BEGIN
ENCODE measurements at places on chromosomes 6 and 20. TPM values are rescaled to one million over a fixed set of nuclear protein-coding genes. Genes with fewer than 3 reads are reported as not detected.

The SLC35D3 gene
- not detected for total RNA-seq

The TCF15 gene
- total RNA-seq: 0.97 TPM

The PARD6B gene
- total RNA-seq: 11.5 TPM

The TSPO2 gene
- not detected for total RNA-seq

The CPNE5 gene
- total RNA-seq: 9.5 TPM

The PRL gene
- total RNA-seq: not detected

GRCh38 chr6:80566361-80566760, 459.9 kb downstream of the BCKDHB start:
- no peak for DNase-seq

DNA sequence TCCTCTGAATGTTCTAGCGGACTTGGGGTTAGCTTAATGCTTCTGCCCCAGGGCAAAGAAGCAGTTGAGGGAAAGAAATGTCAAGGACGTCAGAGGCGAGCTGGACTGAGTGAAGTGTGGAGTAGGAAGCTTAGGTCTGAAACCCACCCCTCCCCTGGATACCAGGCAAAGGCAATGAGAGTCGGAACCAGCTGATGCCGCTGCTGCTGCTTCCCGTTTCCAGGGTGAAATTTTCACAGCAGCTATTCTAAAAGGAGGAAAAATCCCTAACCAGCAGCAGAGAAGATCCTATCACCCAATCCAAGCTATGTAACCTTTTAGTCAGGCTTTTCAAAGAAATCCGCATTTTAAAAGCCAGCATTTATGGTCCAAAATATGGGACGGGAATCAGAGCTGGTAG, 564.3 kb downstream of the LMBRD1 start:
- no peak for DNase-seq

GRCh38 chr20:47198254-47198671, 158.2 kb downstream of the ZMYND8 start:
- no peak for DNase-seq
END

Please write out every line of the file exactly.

ENCODE measurements at places on chromosomes 6 and 20. TPM values are rescaled to one million over a fixed set of nuclear protein-coding genes. Genes with fewer than 3 reads are reported as not detected.

The SLC35D3 gene
- not detected for total RNA-seq

The TCF15 gene
- total RNA-seq: 0.97 TPM

The PARD6B gene
- total RNA-seq: 11.5 TPM

The TSPO2 gene
- not detected for total RNA-seq

The CPNE5 gene
- total RNA-seq: 9.5 TPM

The PRL gene
- total RNA-seq: not detected

GRCh38 chr6:80566361-80566760, 459.9 kb downstream of the BCKDHB start:
- no peak for DNase-seq

DNA sequence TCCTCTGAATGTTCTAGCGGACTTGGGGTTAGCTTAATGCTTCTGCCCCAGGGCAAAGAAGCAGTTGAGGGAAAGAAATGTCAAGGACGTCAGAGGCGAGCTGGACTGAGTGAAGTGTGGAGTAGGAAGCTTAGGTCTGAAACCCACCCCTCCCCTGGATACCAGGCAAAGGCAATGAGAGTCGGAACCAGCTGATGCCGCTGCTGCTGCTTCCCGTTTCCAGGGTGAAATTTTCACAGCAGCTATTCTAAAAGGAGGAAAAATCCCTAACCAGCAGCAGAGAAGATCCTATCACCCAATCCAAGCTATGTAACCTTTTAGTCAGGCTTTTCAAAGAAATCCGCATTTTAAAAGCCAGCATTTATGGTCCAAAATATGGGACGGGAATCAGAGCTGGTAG, 564.3 kb downstream of the LMBRD1 start:
- no peak for DNase-seq

GRCh38 chr20:47198254-47198671, 158.2 kb downstream of the ZMYND8 start:
- no peak for DNase-seq